Although Japan has an increasing number of children who are learning Japanese as their second language (JSL students), relatively little is understood with regards to their acquisition of the Japanese language. Since acquisition of kanji (i.e., Chinese characters used in Japanese) is considered a critical skill for academic success at school in Japan, this study examined the reading and writing of kanji among JSL students, focusing on students who were born in Japan but raised in non-Japanese speaking homes. A set of kanji reading and writing tests were administered to 27 4th grade JSL students, and their performance was compared to that of their Japanese native-speaking (NS) counterparts. While the oral proficiency of the JSL students was found to be equivalent to that of the native speakers, there was a significant difference in kanji reading between the JSL and NS students even though no differences were found in kanji writing. An error analysis indicated that the JSL students had more missing answers, and more errors associated with meaning in kanji reading. Among the various background factors, only the frequency of reading in Japanese outside of school was found to be significantly influential over the students’ kanji reading. With respect to kanji writing, in addition to the frequency of reading in Japanese, the amount of practice of kanji writing and the frequency of reading outside of the school in the students’ first language (L1) were found to be significantly influential.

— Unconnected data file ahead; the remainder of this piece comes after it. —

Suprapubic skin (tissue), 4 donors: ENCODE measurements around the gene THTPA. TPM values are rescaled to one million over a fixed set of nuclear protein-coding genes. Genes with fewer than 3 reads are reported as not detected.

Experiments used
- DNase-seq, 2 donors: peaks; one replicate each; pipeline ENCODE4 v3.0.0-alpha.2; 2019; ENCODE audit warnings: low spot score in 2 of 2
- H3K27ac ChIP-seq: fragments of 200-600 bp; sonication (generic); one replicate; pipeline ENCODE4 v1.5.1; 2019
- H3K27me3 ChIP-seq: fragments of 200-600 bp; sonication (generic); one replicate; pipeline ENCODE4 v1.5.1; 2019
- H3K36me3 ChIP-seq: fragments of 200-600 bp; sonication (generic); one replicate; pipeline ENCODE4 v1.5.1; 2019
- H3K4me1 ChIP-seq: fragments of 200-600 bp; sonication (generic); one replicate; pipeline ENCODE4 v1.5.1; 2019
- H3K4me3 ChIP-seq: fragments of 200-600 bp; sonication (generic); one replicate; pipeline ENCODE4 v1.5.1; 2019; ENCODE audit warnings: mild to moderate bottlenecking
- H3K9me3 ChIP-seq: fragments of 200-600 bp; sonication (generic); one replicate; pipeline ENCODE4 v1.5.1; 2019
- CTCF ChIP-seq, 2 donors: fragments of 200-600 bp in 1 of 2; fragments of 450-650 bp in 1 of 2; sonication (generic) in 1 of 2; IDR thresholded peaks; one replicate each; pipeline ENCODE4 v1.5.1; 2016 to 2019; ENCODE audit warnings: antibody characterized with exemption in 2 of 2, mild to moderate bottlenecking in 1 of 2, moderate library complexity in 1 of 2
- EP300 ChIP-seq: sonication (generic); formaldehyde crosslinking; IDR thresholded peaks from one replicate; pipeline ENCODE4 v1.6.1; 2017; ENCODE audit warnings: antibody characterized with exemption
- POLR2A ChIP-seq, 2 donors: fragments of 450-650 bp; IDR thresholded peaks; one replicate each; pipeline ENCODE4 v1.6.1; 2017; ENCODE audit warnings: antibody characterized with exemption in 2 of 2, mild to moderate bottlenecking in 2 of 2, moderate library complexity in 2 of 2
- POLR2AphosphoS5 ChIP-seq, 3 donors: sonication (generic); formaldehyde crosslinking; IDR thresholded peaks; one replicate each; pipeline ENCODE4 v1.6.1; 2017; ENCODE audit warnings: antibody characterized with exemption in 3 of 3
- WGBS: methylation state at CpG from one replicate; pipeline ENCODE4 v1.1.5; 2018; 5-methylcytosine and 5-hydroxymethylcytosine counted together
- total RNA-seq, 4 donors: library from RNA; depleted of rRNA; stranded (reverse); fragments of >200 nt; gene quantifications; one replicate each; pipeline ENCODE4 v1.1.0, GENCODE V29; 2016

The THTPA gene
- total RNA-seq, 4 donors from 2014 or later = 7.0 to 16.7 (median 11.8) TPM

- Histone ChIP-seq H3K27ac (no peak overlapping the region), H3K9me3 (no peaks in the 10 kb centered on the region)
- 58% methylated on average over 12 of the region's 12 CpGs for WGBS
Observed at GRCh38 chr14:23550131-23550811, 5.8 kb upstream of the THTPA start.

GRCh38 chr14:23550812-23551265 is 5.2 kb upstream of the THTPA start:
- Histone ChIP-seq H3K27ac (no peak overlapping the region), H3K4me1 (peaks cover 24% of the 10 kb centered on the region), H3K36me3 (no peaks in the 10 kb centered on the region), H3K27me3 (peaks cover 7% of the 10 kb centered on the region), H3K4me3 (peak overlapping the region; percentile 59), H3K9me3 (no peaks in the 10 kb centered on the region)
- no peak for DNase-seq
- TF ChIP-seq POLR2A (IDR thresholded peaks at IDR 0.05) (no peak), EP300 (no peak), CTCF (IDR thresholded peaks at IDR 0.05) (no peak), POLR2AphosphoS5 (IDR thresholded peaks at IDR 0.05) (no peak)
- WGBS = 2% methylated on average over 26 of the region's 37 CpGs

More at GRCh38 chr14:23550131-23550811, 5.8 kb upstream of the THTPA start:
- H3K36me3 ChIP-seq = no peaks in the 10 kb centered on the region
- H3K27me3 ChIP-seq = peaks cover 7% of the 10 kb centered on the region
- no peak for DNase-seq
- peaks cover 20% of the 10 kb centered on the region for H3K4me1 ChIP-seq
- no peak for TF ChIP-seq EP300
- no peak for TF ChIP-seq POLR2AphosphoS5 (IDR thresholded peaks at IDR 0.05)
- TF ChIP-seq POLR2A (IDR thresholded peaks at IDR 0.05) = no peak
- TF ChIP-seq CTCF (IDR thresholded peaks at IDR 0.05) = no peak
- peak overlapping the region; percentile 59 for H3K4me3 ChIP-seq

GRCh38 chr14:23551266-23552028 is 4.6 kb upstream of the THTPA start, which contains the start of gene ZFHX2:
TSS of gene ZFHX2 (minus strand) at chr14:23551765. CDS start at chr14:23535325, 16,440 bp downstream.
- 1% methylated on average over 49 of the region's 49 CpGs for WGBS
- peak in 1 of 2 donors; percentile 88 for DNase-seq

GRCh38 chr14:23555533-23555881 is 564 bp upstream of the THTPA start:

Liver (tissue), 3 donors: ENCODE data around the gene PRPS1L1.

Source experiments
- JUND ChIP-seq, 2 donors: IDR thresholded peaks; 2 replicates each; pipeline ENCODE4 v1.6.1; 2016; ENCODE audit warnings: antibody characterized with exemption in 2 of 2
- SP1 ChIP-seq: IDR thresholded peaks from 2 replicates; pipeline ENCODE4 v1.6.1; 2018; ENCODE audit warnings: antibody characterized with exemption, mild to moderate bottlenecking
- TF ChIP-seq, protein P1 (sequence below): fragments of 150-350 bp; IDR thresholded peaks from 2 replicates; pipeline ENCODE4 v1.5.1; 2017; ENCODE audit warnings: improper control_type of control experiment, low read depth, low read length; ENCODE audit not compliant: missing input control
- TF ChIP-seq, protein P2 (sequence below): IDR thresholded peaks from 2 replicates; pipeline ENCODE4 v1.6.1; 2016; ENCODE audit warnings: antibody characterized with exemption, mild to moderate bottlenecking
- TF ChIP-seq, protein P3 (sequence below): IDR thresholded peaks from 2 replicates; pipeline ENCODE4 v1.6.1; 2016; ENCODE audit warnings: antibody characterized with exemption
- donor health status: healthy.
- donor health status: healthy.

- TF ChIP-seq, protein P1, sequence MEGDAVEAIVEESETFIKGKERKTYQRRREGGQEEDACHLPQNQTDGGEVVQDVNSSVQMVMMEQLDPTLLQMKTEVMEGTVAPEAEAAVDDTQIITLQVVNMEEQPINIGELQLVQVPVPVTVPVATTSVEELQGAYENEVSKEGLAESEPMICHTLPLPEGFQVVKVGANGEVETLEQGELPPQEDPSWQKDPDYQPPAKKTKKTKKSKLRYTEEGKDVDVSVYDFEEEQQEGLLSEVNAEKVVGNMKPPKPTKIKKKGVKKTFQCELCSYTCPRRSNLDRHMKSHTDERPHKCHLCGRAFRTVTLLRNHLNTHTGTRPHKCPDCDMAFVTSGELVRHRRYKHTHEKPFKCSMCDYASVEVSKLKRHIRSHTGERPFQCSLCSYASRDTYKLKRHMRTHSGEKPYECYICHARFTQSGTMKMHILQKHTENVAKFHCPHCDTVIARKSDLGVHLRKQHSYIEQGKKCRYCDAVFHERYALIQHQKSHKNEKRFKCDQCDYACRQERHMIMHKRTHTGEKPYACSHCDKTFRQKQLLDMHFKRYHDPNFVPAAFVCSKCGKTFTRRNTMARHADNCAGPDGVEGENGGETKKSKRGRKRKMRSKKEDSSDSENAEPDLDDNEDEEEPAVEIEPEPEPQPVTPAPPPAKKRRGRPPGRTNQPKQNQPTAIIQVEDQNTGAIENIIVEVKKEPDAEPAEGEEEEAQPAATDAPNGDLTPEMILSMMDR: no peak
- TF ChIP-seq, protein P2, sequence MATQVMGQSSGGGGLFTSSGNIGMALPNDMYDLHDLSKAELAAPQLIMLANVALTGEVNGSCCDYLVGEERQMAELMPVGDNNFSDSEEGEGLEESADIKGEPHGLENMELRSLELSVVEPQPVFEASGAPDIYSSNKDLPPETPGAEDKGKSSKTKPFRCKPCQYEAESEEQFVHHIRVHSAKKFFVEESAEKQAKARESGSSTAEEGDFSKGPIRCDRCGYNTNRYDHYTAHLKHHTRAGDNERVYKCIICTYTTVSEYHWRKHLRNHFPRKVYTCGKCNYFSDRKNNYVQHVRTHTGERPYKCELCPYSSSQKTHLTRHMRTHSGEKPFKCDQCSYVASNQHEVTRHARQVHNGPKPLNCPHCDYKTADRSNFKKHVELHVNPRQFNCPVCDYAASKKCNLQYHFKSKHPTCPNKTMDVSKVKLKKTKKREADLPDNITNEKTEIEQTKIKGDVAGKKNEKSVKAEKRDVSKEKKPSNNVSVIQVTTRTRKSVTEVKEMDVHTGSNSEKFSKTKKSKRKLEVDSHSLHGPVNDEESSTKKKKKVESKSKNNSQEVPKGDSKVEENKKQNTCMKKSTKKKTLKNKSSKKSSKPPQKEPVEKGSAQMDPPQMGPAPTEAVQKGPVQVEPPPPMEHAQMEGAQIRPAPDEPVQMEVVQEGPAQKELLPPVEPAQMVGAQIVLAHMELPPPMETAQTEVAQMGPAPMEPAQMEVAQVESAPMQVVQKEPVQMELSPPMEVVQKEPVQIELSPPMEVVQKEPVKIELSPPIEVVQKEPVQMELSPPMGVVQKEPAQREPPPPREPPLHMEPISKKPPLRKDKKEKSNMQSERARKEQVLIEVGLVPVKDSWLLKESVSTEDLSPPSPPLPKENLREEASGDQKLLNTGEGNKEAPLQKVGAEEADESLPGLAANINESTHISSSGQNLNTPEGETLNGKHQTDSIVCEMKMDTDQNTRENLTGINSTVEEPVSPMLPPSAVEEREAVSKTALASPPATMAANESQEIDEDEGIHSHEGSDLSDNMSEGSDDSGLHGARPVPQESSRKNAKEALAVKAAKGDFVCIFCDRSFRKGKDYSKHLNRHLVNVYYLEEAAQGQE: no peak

Butler, Y. G. (2011). Kanji Acquisition among Language Minority Students in Japan: A Comparative Study of Japanese-as-a-Second-Language Students Born in Japan. 26 (1), Retrieved from https://repository.upenn.edu/wpel/vol26/iss1/1